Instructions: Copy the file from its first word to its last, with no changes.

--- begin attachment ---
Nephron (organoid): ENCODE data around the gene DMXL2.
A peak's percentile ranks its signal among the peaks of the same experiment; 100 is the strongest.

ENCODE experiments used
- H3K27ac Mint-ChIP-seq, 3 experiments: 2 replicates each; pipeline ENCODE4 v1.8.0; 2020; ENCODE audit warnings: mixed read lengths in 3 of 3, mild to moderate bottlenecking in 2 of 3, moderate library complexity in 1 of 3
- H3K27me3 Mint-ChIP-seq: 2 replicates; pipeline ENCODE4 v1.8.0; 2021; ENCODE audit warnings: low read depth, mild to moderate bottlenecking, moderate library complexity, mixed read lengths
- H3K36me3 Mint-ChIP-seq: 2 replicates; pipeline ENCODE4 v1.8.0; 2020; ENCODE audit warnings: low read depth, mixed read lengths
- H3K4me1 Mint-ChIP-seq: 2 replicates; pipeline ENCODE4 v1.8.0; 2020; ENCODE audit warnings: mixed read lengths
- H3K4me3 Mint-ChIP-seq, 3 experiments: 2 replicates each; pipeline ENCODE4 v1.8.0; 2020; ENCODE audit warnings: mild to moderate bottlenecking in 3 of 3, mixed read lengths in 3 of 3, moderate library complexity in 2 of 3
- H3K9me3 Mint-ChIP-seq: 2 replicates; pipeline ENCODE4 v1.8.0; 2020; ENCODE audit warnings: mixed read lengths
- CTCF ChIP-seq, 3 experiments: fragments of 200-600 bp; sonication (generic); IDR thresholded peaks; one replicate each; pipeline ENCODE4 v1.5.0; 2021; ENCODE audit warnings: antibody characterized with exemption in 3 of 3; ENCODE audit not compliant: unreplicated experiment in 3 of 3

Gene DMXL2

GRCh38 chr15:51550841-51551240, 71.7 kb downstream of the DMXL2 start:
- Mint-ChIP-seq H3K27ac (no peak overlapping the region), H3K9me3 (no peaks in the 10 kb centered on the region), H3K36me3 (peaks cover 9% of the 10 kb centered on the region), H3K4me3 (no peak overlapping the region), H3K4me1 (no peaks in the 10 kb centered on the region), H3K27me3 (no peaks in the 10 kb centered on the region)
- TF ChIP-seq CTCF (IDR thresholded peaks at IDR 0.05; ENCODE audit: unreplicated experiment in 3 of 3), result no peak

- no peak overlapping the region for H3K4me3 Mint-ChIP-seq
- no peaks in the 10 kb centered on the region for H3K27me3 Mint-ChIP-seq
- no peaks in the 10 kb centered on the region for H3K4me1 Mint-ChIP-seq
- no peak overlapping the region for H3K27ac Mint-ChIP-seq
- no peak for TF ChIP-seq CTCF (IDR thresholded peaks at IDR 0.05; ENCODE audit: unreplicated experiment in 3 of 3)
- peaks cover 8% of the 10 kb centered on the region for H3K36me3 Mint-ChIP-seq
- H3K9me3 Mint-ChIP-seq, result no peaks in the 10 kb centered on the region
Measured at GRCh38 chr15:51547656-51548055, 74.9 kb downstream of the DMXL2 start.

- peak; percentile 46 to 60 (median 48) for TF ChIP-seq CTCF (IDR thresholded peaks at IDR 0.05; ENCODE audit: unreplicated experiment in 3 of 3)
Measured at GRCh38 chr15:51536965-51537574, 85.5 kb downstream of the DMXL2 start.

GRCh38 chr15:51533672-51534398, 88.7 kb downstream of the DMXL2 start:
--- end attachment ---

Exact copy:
Nephron (organoid): ENCODE data around the gene DMXL2.
A peak's percentile ranks its signal among the peaks of the same experiment; 100 is the strongest.

ENCODE experiments used
- H3K27ac Mint-ChIP-seq, 3 experiments: 2 replicates each; pipeline ENCODE4 v1.8.0; 2020; ENCODE audit warnings: mixed read lengths in 3 of 3, mild to moderate bottlenecking in 2 of 3, moderate library complexity in 1 of 3
- H3K27me3 Mint-ChIP-seq: 2 replicates; pipeline ENCODE4 v1.8.0; 2021; ENCODE audit warnings: low read depth, mild to moderate bottlenecking, moderate library complexity, mixed read lengths
- H3K36me3 Mint-ChIP-seq: 2 replicates; pipeline ENCODE4 v1.8.0; 2020; ENCODE audit warnings: low read depth, mixed read lengths
- H3K4me1 Mint-ChIP-seq: 2 replicates; pipeline ENCODE4 v1.8.0; 2020; ENCODE audit warnings: mixed read lengths
- H3K4me3 Mint-ChIP-seq, 3 experiments: 2 replicates each; pipeline ENCODE4 v1.8.0; 2020; ENCODE audit warnings: mild to moderate bottlenecking in 3 of 3, mixed read lengths in 3 of 3, moderate library complexity in 2 of 3
- H3K9me3 Mint-ChIP-seq: 2 replicates; pipeline ENCODE4 v1.8.0; 2020; ENCODE audit warnings: mixed read lengths
- CTCF ChIP-seq, 3 experiments: fragments of 200-600 bp; sonication (generic); IDR thresholded peaks; one replicate each; pipeline ENCODE4 v1.5.0; 2021; ENCODE audit warnings: antibody characterized with exemption in 3 of 3; ENCODE audit not compliant: unreplicated experiment in 3 of 3

Gene DMXL2

GRCh38 chr15:51550841-51551240, 71.7 kb downstream of the DMXL2 start:
- Mint-ChIP-seq H3K27ac (no peak overlapping the region), H3K9me3 (no peaks in the 10 kb centered on the region), H3K36me3 (peaks cover 9% of the 10 kb centered on the region), H3K4me3 (no peak overlapping the region), H3K4me1 (no peaks in the 10 kb centered on the region), H3K27me3 (no peaks in the 10 kb centered on the region)
- TF ChIP-seq CTCF (IDR thresholded peaks at IDR 0.05; ENCODE audit: unreplicated experiment in 3 of 3), result no peak

- no peak overlapping the region for H3K4me3 Mint-ChIP-seq
- no peaks in the 10 kb centered on the region for H3K27me3 Mint-ChIP-seq
- no peaks in the 10 kb centered on the region for H3K4me1 Mint-ChIP-seq
- no peak overlapping the region for H3K27ac Mint-ChIP-seq
- no peak for TF ChIP-seq CTCF (IDR thresholded peaks at IDR 0.05; ENCODE audit: unreplicated experiment in 3 of 3)
- peaks cover 8% of the 10 kb centered on the region for H3K36me3 Mint-ChIP-seq
- H3K9me3 Mint-ChIP-seq, result no peaks in the 10 kb centered on the region
Measured at GRCh38 chr15:51547656-51548055, 74.9 kb downstream of the DMXL2 start.

- peak; percentile 46 to 60 (median 48) for TF ChIP-seq CTCF (IDR thresholded peaks at IDR 0.05; ENCODE audit: unreplicated experiment in 3 of 3)
Measured at GRCh38 chr15:51536965-51537574, 85.5 kb downstream of the DMXL2 start.

GRCh38 chr15:51533672-51534398, 88.7 kb downstream of the DMXL2 start: